At the same time our nation’s healthcare providers are using technology to improve the delivery and quality of care, there is a need for more skilled professionals to sustain these new systems. Small rural hospitals are in urgent need of IT skills and are a place where Health IT professionals often serve multiple roles, gain comprehensive experience, and move up quickly in their careers. With federal, state and local support, highly skilled in-demand career pathways can be developed from secondary to postsecondary education into HealthIT and other in-demand jobs.
To support this work, the President Obama proposed to double funding for career and technical education (CTE) in the Fiscal Year 2014 budget for education. The Administration’s plan to strengthen CTE also proposes higher standards and more public-private collaboration. Health Science and Information Technology are two of 16 career clusters recognized by the U.S. Department of Education.
In 2010, HHS ONC awarded almost $118 million in funding toward the development of a suite of Health IT Workforce Development programs. The goal of these programs was to train a new workforce of skilled health IT professionals, as well as support the development of curricula and instructional materials to enhance health IT workforce training programs at community college nationwide. As of June 2013, over 18,000 professionals and additional 1,200 professionals have been trained through the Community College Consortia Program and the University-Based Training Program, respectively. The HHS ONC funded teaching institutes are ready to provide technical assistance to other institutions of higher education interested in offering health IT training.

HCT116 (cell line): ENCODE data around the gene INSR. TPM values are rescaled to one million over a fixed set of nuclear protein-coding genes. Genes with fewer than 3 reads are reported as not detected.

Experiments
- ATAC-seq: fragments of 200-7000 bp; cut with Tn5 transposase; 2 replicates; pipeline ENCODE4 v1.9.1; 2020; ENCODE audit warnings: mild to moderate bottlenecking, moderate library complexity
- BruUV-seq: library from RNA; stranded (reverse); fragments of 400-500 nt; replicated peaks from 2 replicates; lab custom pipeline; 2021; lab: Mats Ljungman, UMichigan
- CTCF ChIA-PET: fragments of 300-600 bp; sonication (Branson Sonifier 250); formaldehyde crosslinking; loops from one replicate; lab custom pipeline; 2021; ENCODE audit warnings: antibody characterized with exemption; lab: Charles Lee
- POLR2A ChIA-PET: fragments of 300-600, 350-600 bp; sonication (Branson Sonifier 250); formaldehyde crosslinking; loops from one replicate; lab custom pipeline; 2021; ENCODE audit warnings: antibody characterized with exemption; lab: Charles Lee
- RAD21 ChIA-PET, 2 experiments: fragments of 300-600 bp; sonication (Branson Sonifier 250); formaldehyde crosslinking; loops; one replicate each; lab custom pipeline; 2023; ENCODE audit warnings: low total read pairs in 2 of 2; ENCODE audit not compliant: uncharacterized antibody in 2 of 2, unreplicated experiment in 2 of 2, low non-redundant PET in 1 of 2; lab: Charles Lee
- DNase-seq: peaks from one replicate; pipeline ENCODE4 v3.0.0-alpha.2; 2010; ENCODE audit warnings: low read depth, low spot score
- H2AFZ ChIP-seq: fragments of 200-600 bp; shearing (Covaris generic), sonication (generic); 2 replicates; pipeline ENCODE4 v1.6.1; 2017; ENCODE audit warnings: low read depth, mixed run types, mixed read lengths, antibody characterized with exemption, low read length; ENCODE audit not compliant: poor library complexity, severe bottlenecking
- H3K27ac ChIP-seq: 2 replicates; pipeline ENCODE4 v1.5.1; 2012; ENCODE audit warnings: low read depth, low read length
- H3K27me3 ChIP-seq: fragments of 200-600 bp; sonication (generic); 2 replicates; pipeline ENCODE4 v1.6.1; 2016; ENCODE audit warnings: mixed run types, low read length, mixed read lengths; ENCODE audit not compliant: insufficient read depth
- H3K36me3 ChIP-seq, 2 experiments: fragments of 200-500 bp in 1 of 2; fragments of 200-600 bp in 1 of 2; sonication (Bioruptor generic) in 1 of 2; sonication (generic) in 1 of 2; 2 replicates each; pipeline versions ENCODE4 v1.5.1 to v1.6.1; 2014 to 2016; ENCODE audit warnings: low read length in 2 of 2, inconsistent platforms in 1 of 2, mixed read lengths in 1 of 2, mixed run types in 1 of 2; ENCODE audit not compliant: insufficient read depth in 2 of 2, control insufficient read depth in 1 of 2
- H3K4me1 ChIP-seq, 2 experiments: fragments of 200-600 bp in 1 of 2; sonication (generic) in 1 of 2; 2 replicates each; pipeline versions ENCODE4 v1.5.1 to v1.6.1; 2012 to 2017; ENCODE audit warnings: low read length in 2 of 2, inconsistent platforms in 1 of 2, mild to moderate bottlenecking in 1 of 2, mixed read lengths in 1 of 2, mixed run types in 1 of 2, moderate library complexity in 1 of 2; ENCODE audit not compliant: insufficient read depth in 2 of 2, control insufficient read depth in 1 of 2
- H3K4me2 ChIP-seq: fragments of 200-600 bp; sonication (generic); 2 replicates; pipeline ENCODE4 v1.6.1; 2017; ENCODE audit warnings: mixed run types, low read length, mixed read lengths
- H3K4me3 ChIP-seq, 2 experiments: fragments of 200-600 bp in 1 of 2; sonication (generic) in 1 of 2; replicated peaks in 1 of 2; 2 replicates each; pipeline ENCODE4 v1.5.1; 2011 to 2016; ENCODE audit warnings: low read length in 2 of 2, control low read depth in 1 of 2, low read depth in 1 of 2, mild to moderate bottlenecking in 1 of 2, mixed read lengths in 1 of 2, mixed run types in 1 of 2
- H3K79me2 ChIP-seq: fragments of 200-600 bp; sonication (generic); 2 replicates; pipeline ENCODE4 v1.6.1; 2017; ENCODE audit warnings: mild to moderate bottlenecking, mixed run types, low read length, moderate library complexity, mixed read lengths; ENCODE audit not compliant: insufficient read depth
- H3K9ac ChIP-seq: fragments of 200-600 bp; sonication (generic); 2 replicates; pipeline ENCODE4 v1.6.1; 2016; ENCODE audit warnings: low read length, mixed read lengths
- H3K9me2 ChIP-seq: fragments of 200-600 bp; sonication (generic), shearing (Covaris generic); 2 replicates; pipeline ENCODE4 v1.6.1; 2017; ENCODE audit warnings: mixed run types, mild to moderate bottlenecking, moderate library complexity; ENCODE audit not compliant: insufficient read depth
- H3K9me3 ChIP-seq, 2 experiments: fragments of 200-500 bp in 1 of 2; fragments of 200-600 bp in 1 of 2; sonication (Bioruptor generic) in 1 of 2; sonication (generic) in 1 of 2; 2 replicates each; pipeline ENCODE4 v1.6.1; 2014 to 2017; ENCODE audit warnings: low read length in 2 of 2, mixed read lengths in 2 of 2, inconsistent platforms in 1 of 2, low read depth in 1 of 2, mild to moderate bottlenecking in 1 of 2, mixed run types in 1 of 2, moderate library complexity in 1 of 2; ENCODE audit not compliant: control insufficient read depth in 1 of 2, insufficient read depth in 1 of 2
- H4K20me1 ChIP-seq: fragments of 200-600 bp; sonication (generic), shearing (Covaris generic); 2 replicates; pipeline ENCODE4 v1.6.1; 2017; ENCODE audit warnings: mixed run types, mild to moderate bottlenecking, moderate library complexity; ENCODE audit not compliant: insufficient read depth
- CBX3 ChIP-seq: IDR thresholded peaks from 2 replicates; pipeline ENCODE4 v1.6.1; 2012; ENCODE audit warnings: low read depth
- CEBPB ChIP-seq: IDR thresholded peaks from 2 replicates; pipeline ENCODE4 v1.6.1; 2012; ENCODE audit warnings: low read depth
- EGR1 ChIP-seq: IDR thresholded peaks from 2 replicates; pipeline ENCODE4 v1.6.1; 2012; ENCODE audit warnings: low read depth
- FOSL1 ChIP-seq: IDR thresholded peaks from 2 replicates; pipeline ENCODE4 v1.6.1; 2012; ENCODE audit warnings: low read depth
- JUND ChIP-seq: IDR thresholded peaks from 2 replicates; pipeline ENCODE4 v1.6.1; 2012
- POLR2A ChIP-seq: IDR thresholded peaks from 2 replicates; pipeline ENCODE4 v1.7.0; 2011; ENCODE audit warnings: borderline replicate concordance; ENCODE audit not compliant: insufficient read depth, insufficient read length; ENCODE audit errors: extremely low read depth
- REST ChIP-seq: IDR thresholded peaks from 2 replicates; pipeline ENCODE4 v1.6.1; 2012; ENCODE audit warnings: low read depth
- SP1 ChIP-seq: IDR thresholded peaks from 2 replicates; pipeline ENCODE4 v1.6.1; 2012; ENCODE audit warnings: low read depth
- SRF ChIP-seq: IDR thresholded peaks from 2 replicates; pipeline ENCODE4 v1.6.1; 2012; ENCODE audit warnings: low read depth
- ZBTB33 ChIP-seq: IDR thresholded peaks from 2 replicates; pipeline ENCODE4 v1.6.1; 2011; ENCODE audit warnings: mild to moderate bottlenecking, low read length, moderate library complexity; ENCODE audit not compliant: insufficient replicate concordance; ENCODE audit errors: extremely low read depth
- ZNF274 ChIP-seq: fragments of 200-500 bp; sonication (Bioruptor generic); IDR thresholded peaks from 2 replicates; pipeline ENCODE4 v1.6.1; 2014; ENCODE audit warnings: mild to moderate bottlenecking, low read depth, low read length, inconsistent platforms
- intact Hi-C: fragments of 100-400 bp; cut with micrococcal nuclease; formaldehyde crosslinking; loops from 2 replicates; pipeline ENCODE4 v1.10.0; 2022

At 9:00 AM ET today, one of HHS ONC’s grantees, Pitt Community College, hosted a free 30-minute webinar for rural and community health stakeholders on opportunities available for health IT training. Because of the high demand, this workshop will be replicated at least one more time. The next webinar is Thursday, August 8, 2010 at 9AM ET. Registration is required and available online.
Because funding can be a barrier to hiring and implementation of HealthIT systems, the U.S. Department of Agriculture’s Rural Development team can be a key partner for critical access and rural hospitals in every state. The HHS Regional Extension Centers, funded by the Office of the National Coordination for Health Information Technology, offer unbiased Electronic Health Records adoption support throughout the implementation process and serve as two-way pipelines to local and federal resources. The Mississippi State Office of Rural Health, funded by the HHS Office of Rural Health Policy also works to build productive health care systems in rural communities by administering a range of grants and engaging in activities, such as, helping CAHs and rural hospitals recruit and retained much needed health care workforce.
(John White is Deputy Assistant Secretary for Rural Outreach at the U.S. Department of Education; Leila Samy is the Rural Health IT Coordinator in the HHS Office of the National Coordinator for Health IT,).